Battlecars Review | Personal Computer News - Everygamegoing

Personal Computer News

By Games Workshop
Spectrum 48K

Published in Personal Computer News #086


Death Race 2000 on a micro - that's the excellent Battlecars. You know you've got a winner the instant you open the package - two keyboard overlays and a hefty instruction booklet to make your mouth water and your fingers twitch.

Set in the year 2081, with the Highway Code flung in the gutter, it's down to you to equip your battlecar and duel to the death with fellow gladiators. Numerous options mean you must take some time over the manual before getting started. The main menu gives you five choices. First up is Solo Practice (mastering these monster vehicles takes more than a few spins with BSM) in which you take a few leisurely turns round the track, alone or racing against the computer.

Or you can check out your lap speeds in timed trials. Then there's Autodrome for some solo combat against the computer, a simple two-player game and, best of all Slug City.

Each battlecar has six steering functions, turning through 45 or 90 degrees to the left or right and drifting - handy for corners. There are four fire controls, one for projectile devices like shells, guns, flames and lasers, the others for the 'passive' weapons systems housed in the left, right and rear pods, containing goodies like oil, spikes, mines and smokes.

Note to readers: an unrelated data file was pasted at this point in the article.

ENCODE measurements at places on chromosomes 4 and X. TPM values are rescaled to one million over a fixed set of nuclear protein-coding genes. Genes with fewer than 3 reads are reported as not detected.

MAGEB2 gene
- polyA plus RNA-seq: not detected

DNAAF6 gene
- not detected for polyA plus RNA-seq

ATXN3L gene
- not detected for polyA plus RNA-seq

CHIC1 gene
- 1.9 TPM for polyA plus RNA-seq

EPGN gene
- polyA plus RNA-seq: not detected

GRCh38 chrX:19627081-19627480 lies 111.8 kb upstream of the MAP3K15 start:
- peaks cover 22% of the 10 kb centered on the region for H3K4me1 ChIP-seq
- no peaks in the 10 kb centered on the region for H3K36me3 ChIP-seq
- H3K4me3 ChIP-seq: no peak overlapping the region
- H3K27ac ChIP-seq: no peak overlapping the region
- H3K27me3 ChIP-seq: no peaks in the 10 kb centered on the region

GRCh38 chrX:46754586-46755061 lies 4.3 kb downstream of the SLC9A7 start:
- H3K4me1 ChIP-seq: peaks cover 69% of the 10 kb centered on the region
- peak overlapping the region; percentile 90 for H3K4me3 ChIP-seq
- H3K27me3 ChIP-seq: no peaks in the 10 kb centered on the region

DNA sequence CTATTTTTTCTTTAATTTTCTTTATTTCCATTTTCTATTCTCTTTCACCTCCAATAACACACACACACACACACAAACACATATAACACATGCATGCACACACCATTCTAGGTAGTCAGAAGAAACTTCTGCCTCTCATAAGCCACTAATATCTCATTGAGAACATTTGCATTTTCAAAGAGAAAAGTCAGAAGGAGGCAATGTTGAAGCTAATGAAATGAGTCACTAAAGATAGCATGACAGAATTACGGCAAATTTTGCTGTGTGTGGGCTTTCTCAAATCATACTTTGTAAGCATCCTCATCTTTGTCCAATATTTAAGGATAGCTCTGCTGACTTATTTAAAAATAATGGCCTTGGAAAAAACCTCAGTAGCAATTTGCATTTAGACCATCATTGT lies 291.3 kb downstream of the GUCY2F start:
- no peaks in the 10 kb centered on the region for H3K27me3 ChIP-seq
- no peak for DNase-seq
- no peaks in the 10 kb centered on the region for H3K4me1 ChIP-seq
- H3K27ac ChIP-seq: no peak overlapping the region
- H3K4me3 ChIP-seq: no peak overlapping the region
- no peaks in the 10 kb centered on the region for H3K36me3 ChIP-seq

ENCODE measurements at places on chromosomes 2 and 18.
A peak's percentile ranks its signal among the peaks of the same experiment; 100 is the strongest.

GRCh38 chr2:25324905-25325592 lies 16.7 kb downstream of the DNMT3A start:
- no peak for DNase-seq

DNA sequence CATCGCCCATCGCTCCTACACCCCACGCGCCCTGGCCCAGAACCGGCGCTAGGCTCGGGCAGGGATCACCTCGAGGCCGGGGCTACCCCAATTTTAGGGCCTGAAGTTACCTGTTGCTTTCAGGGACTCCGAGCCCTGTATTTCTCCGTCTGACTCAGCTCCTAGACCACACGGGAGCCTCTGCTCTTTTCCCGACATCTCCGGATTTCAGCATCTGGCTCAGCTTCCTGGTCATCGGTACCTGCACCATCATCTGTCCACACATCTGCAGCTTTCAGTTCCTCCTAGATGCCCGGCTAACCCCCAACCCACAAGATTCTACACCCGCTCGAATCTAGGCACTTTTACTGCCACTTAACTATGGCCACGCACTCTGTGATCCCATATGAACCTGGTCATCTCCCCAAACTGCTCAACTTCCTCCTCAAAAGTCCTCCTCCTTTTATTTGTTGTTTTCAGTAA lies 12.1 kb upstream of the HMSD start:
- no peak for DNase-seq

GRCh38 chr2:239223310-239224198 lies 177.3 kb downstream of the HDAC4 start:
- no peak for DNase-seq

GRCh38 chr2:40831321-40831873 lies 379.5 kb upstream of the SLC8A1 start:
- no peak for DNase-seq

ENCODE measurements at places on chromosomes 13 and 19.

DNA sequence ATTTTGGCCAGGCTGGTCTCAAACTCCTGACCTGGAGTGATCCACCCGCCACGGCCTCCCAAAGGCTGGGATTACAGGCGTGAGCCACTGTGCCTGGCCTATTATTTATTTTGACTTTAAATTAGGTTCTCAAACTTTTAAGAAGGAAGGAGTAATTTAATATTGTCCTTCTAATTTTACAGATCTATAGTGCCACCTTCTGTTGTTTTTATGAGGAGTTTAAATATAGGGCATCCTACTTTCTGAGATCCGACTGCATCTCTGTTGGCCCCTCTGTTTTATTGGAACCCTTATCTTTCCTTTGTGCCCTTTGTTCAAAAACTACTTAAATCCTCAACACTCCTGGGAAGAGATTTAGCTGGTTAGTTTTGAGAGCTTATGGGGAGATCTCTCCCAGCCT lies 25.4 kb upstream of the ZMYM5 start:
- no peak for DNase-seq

Firing isn't as simple as it looks, due partly to a limited quantity of ammo, and partly because shots are accurate only to 15 degrees (unless you've a gunnery computer aboard which brings this down to 10 degrees). And of course, there are throttle and brakes - it takes a long time to get used to all this lot.

The display during an Autodrome duel comprises five main sections; at bottom left and right the two cars are shown from above, and damaged areas flash orange. To the side of these are fuel gauges, and just above is a speed indicator. Aerial views of each car take up most of the screen which changes colour to give a rough idea of speed. Turning too quickly damages the tyres which further reduces your safe cornering speed. At bottom centre the two cars are shown as moving white dots, so you can plan engagements ahead of an encounter. When you're hit, the damage display becomes a weapon display of what weaponry is still active, and the damage points to each car. You can stop a bout at any point, such as when your car stops moving and there's an orange blob in the centre of the car - you're dead.

There are eight cars set up, but you have money to invest in a really hot rod, so you can select chassis size, engine type, armament and armour, and even save car specifications to tape for use in later games. And there's some crazy kit - for instance, the auto-steer which increases your safe cornering speed by 10mph.

The Slug City, where you battle with an opponent in the streets, take time out for refuelling and repairs (if you can find the pit stops, that is). The graphics and action are tremendous.

It's about time someone came out with an original idea for a computer game. Go out and buy it today, there's so much in it.

Bryan Skinner

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